The Taxation of Income from Cryptocurrencies in Various Jurisdictions (Part 6): Ireland
By Joe McCall, Byrne & McCall
A cryptocurrency is a digital or virtual currency designed to work as a medium of exchange. The European Central Bank (ECB) defines a virtual currency as “a digital representation of value, not issued by a central bank, credit institution or e-money institution, which in some circumstances can be used as an alternative to money.”
Consistent with tax authorities’ recent push to catch up with innovations in the digital economy, the Irish Revenue Commissioners have issued guidance (Revenue eBrief No.88/18) on the tax treatment of cryptocurrencies. The purpose of the manual is to give guidance on the tax treatment of various transactions involving cryptocurrencies and to remove much of the uncertainty surrounding cryptocurrencies from a taxation perspective. It’s clear from the published Revenue guidance that cryptocurrencies require no special tax rules.
The tax treatment of cryptocurrency transaction, like any economic activity, will depend on the actions and the parties involved. Every case should be based on its own facts and circumstances. Since there is no specific legislation for the tax treatment of cryptocurrencies, one has to look at both the basic tax principles and Revenue guidance to determine the tax treatment that should apply.
Trading or Capital
If a company is acquiring and selling cryptocurrencies, then it should be determined whether that company is involved in cryptocurrency trading or not. Companies engaged in the buying and selling of cryptocurrencies as part of their trade will be subject to corporation tax at a rate of 12.5%.
Whether a trade exists or not is a question combining fact and law; it is a matter of law what “trade” means, but the answer in each case will depend on its particularities. There”s a vast amount of court decisions on what carrying on a trade implies. Meeting that test is a high bar, and a company needs economic substance here to be trading and hence eligible for the 12.5% rate.
If a company’s trade does not involve the trading of cryptocurrency, then the buying and selling of cryptocurrencies will be liable to corporation tax on chargeable gains at an effective rate of 33% on the realisation of any gains on the sale of cryptocurrencies.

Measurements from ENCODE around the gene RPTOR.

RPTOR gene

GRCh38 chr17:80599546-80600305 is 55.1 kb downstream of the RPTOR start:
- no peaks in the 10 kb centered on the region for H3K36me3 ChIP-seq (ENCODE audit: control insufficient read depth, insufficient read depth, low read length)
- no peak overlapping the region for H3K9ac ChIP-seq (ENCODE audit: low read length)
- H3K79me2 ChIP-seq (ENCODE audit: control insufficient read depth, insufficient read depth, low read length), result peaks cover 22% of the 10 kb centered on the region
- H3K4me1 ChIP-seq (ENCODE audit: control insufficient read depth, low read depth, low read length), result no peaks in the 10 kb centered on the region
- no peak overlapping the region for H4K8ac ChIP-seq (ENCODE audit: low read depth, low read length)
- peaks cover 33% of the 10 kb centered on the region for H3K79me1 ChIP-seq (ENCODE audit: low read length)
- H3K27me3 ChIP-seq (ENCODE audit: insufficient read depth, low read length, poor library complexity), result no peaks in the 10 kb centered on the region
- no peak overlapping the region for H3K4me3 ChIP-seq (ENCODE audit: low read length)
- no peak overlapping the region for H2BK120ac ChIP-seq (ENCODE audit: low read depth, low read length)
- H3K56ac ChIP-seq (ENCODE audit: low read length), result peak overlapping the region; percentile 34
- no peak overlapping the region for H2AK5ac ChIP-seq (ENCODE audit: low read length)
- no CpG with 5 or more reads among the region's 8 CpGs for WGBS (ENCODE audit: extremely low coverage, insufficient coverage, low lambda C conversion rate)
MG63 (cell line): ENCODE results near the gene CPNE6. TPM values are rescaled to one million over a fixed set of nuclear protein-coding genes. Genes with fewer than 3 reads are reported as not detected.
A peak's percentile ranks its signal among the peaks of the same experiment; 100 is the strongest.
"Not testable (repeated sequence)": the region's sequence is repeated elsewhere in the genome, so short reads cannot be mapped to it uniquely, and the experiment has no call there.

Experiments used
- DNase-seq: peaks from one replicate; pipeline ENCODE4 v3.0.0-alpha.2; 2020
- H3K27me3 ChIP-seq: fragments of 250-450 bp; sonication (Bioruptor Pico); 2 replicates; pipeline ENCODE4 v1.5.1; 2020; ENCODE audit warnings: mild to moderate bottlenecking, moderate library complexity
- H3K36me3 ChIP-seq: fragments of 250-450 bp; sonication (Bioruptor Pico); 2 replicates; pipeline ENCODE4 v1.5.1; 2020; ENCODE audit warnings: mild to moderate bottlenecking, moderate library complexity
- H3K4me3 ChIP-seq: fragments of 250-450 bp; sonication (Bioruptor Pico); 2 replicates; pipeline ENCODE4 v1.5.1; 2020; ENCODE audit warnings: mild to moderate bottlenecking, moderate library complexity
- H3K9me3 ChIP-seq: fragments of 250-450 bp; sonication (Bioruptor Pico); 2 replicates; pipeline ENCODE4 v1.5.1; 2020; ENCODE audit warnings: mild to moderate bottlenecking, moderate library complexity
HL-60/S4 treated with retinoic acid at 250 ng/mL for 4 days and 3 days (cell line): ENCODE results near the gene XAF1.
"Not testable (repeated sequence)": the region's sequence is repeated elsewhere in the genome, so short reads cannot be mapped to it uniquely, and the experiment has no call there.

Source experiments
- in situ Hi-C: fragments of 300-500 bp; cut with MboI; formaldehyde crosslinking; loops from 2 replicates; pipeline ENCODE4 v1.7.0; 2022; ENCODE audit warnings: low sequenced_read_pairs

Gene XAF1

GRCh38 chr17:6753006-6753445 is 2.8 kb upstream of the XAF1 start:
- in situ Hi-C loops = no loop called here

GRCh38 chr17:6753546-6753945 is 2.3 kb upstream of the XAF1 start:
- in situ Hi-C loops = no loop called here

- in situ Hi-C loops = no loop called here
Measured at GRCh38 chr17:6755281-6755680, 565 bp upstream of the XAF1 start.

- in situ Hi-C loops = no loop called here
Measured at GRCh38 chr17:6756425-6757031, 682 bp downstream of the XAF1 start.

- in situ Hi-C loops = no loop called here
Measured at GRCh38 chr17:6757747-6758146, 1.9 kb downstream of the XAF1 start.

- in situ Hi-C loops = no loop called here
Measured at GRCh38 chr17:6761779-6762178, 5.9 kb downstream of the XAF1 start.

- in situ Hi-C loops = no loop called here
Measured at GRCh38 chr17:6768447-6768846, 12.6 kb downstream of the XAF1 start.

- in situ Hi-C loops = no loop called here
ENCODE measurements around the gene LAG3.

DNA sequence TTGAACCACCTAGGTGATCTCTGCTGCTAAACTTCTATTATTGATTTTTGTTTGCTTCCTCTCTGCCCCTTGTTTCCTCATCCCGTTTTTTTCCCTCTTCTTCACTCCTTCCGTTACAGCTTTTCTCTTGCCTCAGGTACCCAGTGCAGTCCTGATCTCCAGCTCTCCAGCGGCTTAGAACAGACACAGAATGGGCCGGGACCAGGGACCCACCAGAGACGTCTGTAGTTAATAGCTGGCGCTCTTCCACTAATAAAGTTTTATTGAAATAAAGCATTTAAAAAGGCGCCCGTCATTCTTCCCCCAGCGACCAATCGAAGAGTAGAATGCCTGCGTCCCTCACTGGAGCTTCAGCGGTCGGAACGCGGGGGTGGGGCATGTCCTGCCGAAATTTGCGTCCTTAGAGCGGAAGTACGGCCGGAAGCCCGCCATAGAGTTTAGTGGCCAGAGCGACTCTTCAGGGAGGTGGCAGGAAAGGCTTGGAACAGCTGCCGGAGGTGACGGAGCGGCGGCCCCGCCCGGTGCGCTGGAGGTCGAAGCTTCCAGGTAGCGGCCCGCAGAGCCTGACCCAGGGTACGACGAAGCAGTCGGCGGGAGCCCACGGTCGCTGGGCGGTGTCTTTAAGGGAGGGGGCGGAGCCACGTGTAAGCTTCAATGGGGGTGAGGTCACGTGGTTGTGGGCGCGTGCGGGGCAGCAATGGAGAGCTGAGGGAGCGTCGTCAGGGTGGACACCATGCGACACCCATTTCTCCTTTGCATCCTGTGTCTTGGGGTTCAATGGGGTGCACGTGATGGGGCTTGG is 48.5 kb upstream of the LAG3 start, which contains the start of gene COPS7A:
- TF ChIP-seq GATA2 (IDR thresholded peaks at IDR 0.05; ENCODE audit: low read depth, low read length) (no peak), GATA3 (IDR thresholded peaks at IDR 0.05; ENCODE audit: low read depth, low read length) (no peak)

If traders accept cryptocurrencies as part of their business, then the profits and losses will flow through to their profit and loss account just as allowing payments in any foreign currency.
VAT treatment of Cryptocurrencies
The Court of Justice of the European Union (CJEU) held in the Hedqvist case (C-264/14) that Bitcoin constitutes a currency for VAT purposes. The CJEU judgement is based on the premise that although a cryptocurrency is not legal tender in any country, it has been accepted by the parties to the transaction as an alternative to legal tender, and has no purpose other than a mean of payment.
It is Irish Revenue’s view that Bitcoin and similar cryptocurrencies are regarded for VAT purposes as “negotiable instruments” and exempt in accordance with Para.6(1)(c) of the Value Added Tax Consolidation Act, 2010.
Therefore, a trader supplying cryptocurrencies to customers within the EU has no obligation to account for VAT on its turnover but correspondingly will have no entitlement to reclaim VAT on costs and expenses incurred in connection with that supply.
Also, financial services consisting of the exchange of bitcoins or other similar cryptocurrencies for traditional currency are exempt from VAT where the company performing the exchange acts as principal (i.e. buys and sells cryptocurrencies acting as the owner of the virtual currency).
VAT on the Supplies of Goods or Services
VAT is due from suppliers of any goods or services sold in exchange for cryptocurrencies. The taxable amount for VAT purposes will be the Euro value of the cryptocurrency at the time of the supply.
VAT on Mining Activities
Income received from cryptocurrency mining activities will generally be outside the scope of VAT on the basis that the activity does not constitute an economic activity for VAT purposes.
Payroll Taxes & Cryptocurrencies
Where emoluments payable to an employee are paid in a cryptocurrency, their value for the purpose of calculating payroll taxes is the Euro amount attaching to the cryptocurrency at the time of the payment to the employee.
Returns to Revenue must be shown in Euro amounts and remittances made appropriately.
Revenue acknowledges that many cryptocurrencies, such as Bitcoin, are traded on a number of exchanges. Unlike shares or commodities, the value of the cryptocurrencies may vary between exchanges. Therefore, there is not always a single “exchange rate” for cryptocurrencies.
Consequently, Revenue expects a reasonable effort to be made to use an appropriate valuation for the transaction in question. Where there is an underlying tax event on a transaction involving the use of a cryptocurrency, there is a requirement in the Tax Code to keep a record of that transaction, which will include any report in relation to the cryptocurrency.
While the Revenue’s clarifications are welcome, it is worth bearing in mind that the tax treatment of virtual currencies is inconsistent internationally. Therefore, where tax is concerned, these are still areas where entrepreneurs and businesses should tread carefully and seek professional advice, especially when more than one jurisdiction is involved.
Joe McCallByrne & McCall, Dublin, Ireland
T: +353 1 612 05 80
Byrne & McCall was established in Dublin in 1989 and since they have been providing business and taxation advice to both domestic and international clients.
Joe McCall is Managing Partner of Byrne & McCall. He is a Certified Public Accountant. His areas of expertise include Tax & Business Advice for companies wishing to set up a business in Ireland and Taxation of Cross Border Transactions.
Published: Spring 2019